About the only thing that raises her blood pressure are the actions of agri-business and Big Pharma and the government’s support of programs that have fueled the country’s obesity epidemic. Her Wellness Spring initiative aims to raise $10 million by collecting $10 each from one million people. The money will be used to fund lobbying efforts to counter those of businesses that she argues are poisoning and killing Americans with fast food and a culture that “considers watching TV an activity.”

(From Happy Birthday Deborah Szekely, Godmother of the Wellness Movement Huffington Post)

I can only hope that if I get the chance to live to 90 I’ll have Szekely’s health, clarity, and energy.  What a great inspiration to us all!

Sources and Further Reading:

Image from W magazine

 

A Moment of Zen: Finding Your Favorite Massage May 5, 2011

Filed under: Spa Services — askanesthetician @ 6:08 am
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I’ve written about facial massage before in this blog but never about a full body massage.  In my mind I divide spa goers into “facial clients” and “massage clients”, and I find that clients really do have preference when it comes to spa services and that they stick to their preference.  Rarely do I find that skincare clients get massages and visa versa.  Truthfully when it comes to spa services I am a “massage client”.  I would be more than happy to get massages daily if I could afford it (and had the time for it).

 Recently I came across a fun article in Travel and Leisure magazine called Great Massages in Unusual Places in which the author recounts some of the highs and lows of receiving massages all over the world.  I also liked how the article included a history of massages:

History of Massages

Circa 2300 B.C.: Weary Egyptians embrace reflexology enough to depict it on their tombs—perhaps ensuring a foot-rub-filled eternity.

Circa 400 B.C.: Hippocrates, the father of modern medicine, writes about the physiological effects of “rubbing.” Without specifying parts of the anatomy, he concludes that “hard rubbing constricts, soft relaxes, much rubbing thins, and moderate thickens.”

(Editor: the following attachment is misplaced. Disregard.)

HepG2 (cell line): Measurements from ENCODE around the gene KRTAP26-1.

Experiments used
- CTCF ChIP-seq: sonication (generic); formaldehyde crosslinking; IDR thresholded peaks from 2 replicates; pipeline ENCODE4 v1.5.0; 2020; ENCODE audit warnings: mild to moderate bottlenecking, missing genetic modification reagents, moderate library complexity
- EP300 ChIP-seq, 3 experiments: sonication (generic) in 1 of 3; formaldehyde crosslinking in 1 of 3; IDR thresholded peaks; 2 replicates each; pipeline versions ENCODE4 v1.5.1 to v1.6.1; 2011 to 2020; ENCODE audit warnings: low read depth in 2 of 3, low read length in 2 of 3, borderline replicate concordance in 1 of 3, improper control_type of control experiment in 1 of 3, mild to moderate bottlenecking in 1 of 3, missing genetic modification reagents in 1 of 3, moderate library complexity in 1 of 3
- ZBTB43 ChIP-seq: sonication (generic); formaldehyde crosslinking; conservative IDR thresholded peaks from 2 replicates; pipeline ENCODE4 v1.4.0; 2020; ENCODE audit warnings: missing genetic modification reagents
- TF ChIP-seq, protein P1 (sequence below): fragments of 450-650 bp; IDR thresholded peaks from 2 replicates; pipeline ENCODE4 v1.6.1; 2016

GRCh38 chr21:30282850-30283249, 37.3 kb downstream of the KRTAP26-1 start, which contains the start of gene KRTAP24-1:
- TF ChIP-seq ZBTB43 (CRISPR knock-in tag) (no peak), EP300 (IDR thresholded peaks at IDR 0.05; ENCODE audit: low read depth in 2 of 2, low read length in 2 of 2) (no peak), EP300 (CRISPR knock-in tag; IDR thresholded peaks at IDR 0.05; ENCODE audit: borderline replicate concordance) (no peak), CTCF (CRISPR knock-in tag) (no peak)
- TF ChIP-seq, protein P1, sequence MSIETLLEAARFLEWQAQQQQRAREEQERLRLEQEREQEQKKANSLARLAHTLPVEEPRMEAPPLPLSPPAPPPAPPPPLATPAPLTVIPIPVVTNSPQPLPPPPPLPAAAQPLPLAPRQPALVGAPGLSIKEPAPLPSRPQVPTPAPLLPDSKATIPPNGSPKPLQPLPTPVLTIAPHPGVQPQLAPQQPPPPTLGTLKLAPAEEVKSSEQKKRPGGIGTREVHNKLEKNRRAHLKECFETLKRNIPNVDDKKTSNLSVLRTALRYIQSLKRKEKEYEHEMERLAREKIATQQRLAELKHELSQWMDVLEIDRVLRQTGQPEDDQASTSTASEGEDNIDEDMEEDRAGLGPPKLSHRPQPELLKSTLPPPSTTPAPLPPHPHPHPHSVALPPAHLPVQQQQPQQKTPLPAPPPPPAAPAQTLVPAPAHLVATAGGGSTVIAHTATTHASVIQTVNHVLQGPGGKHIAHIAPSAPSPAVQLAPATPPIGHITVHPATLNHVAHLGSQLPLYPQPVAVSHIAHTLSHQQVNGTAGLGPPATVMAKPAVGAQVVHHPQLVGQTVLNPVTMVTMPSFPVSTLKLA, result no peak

50 B.C.: Julius Caesar gets massages for his neuralgia—he was said to have been “pinched” every day (a practice continued by Italian men on public transportation).

1813: Per Henrik Ling, a Stockholm fencing master and gymnast, is credited with developing modern Swedish massage.

1868: Ling’s place in history is challenged by Johan Georg Mezger, a Dutch practitioner who classifies massage techniques, using terms such as effleurage (stroking) and petrissage (kneading) that nobody on a massage table cares about, so long as it feels good.

1895: J. H. Kellogg promotes “The Art of Massage” from his Battle Creek Sanitarium, in Michigan. Not to mention Corn Flakes.

1922: Reiki, an ancient Tibetan practice, is discovered by Japanese businessman Mikao Usui. He and his disciples, known as Reiki masters, claim healing powers even without touching—their hands hovering over the body like low-flying aircraft.

1928: A French chemist, René-Maurice Gattefossé, uses lavender oil to heal his burned hand. Aromatherapy is born, and forever after “aromatherapy massage” costs more.

Today: Ashram-style austerity is back, with the rise of detox and weight-loss spas and even “bikini boot camp” programs. What does it mean for sybarites? You now have to earn your end-of-day massage.

There are so many different types of massages that one can receive.  If you want to dip your toe in the water (pun intended) and have never had a massage before try reflexology since the only part of your body the massage therapist will be touching is your feet.  Finding the right massage therapist for you might take a bit of trial and error (and a few bad massages), but once you find that right therapist you’ll be delighted (and more relaxed).  My personal favorite kind of massage is a Thai massage which involves the therapist using their body to manipulate your body; you remain fully clothed and the work is done on mats on the floor of the massage room.  This is a very different type of massage if you have only had European type of massages in the past, but I highly recommend it if you’ve never tried one before.